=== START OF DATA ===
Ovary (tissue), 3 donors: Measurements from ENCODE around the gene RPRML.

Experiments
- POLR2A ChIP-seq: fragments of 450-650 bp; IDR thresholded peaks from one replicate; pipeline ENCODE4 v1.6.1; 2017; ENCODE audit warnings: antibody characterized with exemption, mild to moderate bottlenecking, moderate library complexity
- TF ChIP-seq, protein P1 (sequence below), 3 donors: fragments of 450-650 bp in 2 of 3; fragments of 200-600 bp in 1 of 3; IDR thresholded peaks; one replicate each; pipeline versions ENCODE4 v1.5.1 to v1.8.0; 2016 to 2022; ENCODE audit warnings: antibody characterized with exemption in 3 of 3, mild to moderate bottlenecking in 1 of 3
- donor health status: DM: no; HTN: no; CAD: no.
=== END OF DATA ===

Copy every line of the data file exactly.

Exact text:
Ovary (tissue), 3 donors: Measurements from ENCODE around the gene RPRML.

Experiments
- POLR2A ChIP-seq: fragments of 450-650 bp; IDR thresholded peaks from one replicate; pipeline ENCODE4 v1.6.1; 2017; ENCODE audit warnings: antibody characterized with exemption, mild to moderate bottlenecking, moderate library complexity
- TF ChIP-seq, protein P1 (sequence below), 3 donors: fragments of 450-650 bp in 2 of 3; fragments of 200-600 bp in 1 of 3; IDR thresholded peaks; one replicate each; pipeline versions ENCODE4 v1.5.1 to v1.8.0; 2016 to 2022; ENCODE audit warnings: antibody characterized with exemption in 3 of 3, mild to moderate bottlenecking in 1 of 3
- donor health status: DM: no; HTN: no; CAD: no.